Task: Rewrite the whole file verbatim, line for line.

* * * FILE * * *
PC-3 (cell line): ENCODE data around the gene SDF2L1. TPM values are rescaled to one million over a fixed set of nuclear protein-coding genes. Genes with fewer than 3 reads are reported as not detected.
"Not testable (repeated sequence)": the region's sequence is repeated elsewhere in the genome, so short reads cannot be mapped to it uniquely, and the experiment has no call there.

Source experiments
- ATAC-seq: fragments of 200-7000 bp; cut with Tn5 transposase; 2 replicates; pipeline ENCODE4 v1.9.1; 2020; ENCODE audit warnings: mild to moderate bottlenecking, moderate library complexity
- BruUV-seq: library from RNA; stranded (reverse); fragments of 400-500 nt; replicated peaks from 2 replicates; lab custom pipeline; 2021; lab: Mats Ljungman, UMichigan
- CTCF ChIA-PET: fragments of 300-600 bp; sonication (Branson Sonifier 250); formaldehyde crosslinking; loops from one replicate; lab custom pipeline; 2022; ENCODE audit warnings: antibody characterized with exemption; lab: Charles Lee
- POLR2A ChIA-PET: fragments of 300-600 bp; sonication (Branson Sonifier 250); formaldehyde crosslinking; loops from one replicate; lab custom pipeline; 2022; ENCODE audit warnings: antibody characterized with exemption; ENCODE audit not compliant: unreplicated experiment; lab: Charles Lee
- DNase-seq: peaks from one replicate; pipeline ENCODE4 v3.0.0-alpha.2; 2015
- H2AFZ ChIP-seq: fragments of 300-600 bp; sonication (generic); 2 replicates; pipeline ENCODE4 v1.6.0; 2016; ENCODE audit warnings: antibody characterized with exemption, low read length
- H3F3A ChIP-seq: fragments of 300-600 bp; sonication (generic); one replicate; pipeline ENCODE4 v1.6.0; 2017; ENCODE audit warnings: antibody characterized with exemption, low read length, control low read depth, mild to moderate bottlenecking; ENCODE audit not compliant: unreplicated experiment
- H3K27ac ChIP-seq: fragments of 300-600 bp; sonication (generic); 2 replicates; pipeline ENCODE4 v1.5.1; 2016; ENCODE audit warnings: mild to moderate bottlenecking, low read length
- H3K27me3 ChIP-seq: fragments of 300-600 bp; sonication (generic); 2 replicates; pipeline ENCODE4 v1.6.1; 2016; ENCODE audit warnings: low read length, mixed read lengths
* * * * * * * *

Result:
PC-3 (cell line): ENCODE data around the gene SDF2L1. TPM values are rescaled to one million over a fixed set of nuclear protein-coding genes. Genes with fewer than 3 reads are reported as not detected.
"Not testable (repeated sequence)": the region's sequence is repeated elsewhere in the genome, so short reads cannot be mapped to it uniquely, and the experiment has no call there.

Source experiments
- ATAC-seq: fragments of 200-7000 bp; cut with Tn5 transposase; 2 replicates; pipeline ENCODE4 v1.9.1; 2020; ENCODE audit warnings: mild to moderate bottlenecking, moderate library complexity
- BruUV-seq: library from RNA; stranded (reverse); fragments of 400-500 nt; replicated peaks from 2 replicates; lab custom pipeline; 2021; lab: Mats Ljungman, UMichigan
- CTCF ChIA-PET: fragments of 300-600 bp; sonication (Branson Sonifier 250); formaldehyde crosslinking; loops from one replicate; lab custom pipeline; 2022; ENCODE audit warnings: antibody characterized with exemption; lab: Charles Lee
- POLR2A ChIA-PET: fragments of 300-600 bp; sonication (Branson Sonifier 250); formaldehyde crosslinking; loops from one replicate; lab custom pipeline; 2022; ENCODE audit warnings: antibody characterized with exemption; ENCODE audit not compliant: unreplicated experiment; lab: Charles Lee
- DNase-seq: peaks from one replicate; pipeline ENCODE4 v3.0.0-alpha.2; 2015
- H2AFZ ChIP-seq: fragments of 300-600 bp; sonication (generic); 2 replicates; pipeline ENCODE4 v1.6.0; 2016; ENCODE audit warnings: antibody characterized with exemption, low read length
- H3F3A ChIP-seq: fragments of 300-600 bp; sonication (generic); one replicate; pipeline ENCODE4 v1.6.0; 2017; ENCODE audit warnings: antibody characterized with exemption, low read length, control low read depth, mild to moderate bottlenecking; ENCODE audit not compliant: unreplicated experiment
- H3K27ac ChIP-seq: fragments of 300-600 bp; sonication (generic); 2 replicates; pipeline ENCODE4 v1.5.1; 2016; ENCODE audit warnings: mild to moderate bottlenecking, low read length
- H3K27me3 ChIP-seq: fragments of 300-600 bp; sonication (generic); 2 replicates; pipeline ENCODE4 v1.6.1; 2016; ENCODE audit warnings: low read length, mixed read lengths